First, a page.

Document Type


Publication Date

Winter 2006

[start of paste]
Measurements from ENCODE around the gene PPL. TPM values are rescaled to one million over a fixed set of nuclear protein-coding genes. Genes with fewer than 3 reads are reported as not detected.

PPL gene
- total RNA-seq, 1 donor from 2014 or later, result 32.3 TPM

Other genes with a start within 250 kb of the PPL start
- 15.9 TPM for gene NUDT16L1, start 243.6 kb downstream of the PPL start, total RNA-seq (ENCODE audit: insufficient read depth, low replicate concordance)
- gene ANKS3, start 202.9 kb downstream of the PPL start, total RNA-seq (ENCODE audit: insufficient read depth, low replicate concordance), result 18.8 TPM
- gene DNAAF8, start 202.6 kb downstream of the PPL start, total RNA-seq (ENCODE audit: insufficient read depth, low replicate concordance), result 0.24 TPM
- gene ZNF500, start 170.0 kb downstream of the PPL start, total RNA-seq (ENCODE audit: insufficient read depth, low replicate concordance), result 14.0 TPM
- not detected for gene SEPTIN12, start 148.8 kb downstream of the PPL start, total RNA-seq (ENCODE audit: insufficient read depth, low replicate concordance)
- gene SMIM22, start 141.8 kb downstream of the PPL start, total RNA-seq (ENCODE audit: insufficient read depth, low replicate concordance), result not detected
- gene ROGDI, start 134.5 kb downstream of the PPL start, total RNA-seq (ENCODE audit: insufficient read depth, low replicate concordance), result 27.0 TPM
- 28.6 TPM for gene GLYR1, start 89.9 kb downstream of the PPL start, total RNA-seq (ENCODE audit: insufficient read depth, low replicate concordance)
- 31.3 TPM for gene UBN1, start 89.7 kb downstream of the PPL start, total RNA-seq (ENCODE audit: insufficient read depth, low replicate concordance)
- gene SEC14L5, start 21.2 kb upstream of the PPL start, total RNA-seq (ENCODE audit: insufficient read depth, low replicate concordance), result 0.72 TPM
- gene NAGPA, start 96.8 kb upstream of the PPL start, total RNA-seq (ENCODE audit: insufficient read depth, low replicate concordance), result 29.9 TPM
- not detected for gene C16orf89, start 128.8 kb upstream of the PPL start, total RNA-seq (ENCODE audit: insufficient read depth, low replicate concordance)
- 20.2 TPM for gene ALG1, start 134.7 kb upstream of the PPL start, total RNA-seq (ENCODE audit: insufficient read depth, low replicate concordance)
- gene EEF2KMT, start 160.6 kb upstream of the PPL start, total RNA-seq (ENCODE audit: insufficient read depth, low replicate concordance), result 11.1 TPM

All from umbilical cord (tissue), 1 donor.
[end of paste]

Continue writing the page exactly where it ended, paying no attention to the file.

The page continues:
Britain's Lord Denning once said that “as a moth is drawn to the light, so is a litigant drawn to the United States.” Certainly, as a pro-arbitration state and a signatory to various international conventions concerning the enforcement of foreign arbitral awards, the United States seems a natural place to bring an action to enforce an arbitral award against a foreign state or state agency. However, suing a sovereign has not traditionally been a simple task in the United States or elsewhere. Most nations grant foreign states the presumption of immunity, thus denying that their domestic courts have jurisdiction to hear a dispute involving a foreign sovereign unless an exception to immunity exists. For years, U.S. courts took a highly deferential, “hands-off” approach to litigation involving a foreign sovereign. However, recent case law out of the D.C. Circuit has radically diminished the jurisdictional elements that plaintiffs must establish before a U.S. court will assert its power to enforce an arbitral award against a foreign state or state agency. This article investigates this recent shift and describes what contacts, if any, a foreign state or state agency must have with the United States before a U.S. court will assert jurisdiction under sections 1605(a)(1) and 1605(a)(6) of the U.S. Foreign Sovereign Immunities Act (“FSIA”). This article will also discuss the likelihood and propriety of other circuits following the D.C. Circuit's lead.



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